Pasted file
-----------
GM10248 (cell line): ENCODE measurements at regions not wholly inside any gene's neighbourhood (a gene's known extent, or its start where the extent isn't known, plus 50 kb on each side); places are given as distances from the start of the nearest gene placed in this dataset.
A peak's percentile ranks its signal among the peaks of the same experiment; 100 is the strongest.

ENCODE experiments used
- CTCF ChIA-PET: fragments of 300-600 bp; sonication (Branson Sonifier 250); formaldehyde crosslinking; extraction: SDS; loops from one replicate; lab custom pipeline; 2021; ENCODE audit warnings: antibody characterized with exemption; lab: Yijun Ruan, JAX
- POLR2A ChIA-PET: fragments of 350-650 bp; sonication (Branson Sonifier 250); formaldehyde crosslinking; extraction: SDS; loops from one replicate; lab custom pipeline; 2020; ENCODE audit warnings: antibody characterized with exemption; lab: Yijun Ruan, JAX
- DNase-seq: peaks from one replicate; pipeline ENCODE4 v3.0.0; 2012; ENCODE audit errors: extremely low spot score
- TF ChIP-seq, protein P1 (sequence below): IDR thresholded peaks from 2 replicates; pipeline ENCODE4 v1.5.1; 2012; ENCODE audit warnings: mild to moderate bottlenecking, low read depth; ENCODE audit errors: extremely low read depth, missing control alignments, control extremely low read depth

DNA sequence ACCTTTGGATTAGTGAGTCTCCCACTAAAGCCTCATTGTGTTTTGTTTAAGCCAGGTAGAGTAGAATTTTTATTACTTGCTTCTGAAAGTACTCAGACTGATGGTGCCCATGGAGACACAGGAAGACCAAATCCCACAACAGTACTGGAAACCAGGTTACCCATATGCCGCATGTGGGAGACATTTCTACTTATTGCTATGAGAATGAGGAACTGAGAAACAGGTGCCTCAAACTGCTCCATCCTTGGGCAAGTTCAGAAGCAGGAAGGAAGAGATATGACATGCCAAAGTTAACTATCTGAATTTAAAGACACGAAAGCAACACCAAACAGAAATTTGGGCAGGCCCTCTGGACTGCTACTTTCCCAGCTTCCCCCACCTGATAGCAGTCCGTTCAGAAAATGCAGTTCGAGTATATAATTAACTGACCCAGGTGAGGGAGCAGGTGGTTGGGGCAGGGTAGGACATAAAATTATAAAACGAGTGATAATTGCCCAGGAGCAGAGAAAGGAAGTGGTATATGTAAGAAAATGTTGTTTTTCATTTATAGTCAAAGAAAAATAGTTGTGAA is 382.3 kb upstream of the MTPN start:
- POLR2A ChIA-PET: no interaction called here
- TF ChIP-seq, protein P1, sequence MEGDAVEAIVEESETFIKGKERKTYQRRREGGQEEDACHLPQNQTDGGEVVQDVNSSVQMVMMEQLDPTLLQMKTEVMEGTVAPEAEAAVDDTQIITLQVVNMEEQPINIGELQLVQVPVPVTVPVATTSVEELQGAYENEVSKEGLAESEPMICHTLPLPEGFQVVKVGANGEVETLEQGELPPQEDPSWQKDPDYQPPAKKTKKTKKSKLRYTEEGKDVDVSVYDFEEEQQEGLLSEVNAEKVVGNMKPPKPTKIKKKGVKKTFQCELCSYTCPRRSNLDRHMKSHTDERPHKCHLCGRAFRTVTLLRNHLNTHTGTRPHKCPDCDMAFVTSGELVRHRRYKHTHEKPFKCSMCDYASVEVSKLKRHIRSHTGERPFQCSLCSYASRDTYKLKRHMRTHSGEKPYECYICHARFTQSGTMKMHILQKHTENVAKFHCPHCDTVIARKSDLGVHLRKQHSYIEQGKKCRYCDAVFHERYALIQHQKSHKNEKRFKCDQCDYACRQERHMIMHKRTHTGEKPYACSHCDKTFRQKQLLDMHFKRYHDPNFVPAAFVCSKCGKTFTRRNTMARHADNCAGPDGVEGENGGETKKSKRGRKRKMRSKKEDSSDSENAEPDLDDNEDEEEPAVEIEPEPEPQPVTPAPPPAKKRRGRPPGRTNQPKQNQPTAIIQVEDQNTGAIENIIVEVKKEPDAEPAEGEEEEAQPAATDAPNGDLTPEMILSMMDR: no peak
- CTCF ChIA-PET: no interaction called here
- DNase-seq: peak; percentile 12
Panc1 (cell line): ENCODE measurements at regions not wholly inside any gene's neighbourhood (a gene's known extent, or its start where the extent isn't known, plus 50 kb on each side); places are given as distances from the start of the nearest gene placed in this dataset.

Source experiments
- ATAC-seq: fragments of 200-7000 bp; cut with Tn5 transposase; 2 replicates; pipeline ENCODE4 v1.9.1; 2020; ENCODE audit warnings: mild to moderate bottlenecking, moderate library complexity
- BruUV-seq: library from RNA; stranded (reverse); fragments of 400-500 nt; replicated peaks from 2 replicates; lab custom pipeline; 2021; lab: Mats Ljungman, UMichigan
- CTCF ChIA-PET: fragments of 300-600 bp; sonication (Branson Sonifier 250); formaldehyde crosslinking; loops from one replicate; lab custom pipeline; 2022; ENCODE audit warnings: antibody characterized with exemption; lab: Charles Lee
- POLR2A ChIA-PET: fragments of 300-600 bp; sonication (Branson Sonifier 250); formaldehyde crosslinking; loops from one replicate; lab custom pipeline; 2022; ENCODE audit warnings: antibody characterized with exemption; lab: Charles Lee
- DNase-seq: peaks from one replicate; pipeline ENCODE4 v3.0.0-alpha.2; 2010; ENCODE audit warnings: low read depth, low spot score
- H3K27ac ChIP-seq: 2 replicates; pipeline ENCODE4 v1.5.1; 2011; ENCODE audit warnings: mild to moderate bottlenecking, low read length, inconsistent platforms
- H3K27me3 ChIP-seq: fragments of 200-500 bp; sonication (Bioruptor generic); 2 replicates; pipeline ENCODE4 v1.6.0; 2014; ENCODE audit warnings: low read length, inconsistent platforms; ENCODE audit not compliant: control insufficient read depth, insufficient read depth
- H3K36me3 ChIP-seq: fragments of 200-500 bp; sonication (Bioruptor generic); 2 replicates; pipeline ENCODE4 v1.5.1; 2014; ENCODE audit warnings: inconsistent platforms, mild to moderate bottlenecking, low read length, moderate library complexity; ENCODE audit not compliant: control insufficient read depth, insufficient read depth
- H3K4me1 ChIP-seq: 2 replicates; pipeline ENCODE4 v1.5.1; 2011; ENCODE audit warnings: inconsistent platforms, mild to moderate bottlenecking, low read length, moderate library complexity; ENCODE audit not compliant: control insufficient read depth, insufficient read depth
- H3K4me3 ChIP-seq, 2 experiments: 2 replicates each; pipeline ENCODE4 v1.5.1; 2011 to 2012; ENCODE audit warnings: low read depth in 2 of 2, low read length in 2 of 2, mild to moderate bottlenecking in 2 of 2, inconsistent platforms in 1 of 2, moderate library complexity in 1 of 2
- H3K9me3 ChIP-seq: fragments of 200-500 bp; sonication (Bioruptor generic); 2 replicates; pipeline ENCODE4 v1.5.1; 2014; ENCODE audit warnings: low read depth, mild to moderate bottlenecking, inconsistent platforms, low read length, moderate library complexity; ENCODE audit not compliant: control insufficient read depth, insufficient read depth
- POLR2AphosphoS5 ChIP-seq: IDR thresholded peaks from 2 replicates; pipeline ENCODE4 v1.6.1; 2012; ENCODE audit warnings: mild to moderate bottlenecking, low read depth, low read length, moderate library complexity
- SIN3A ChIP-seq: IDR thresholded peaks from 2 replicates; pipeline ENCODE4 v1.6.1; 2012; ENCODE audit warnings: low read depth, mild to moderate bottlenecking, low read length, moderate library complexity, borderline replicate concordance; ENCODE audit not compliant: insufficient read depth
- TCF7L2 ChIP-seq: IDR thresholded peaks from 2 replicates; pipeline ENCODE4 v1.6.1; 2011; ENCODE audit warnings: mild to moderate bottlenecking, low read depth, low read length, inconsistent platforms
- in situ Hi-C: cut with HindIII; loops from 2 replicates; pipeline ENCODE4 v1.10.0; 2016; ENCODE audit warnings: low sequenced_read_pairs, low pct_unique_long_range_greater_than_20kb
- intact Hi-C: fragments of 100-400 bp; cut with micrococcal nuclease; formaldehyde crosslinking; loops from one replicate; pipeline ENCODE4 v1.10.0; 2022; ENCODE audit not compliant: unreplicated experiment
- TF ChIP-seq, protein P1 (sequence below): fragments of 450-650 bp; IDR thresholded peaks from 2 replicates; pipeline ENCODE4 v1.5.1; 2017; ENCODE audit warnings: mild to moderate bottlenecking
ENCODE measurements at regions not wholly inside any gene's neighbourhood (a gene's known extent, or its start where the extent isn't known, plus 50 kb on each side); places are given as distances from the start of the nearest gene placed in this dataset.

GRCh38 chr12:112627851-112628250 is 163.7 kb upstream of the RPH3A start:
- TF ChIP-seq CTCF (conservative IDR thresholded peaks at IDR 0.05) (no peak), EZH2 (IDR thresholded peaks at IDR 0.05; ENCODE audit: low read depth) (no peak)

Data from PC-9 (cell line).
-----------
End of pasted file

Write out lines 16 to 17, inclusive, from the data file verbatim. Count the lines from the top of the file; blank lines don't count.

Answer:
- BruUV-seq: library from RNA; stranded (reverse); fragments of 400-500 nt; replicated peaks from 2 replicates; lab custom pipeline; 2021; lab: Mats Ljungman, UMichigan
- CTCF ChIA-PET: fragments of 300-600 bp; sonication (Branson Sonifier 250); formaldehyde crosslinking; loops from one replicate; lab custom pipeline; 2022; ENCODE audit warnings: antibody characterized with exemption; lab: Charles Lee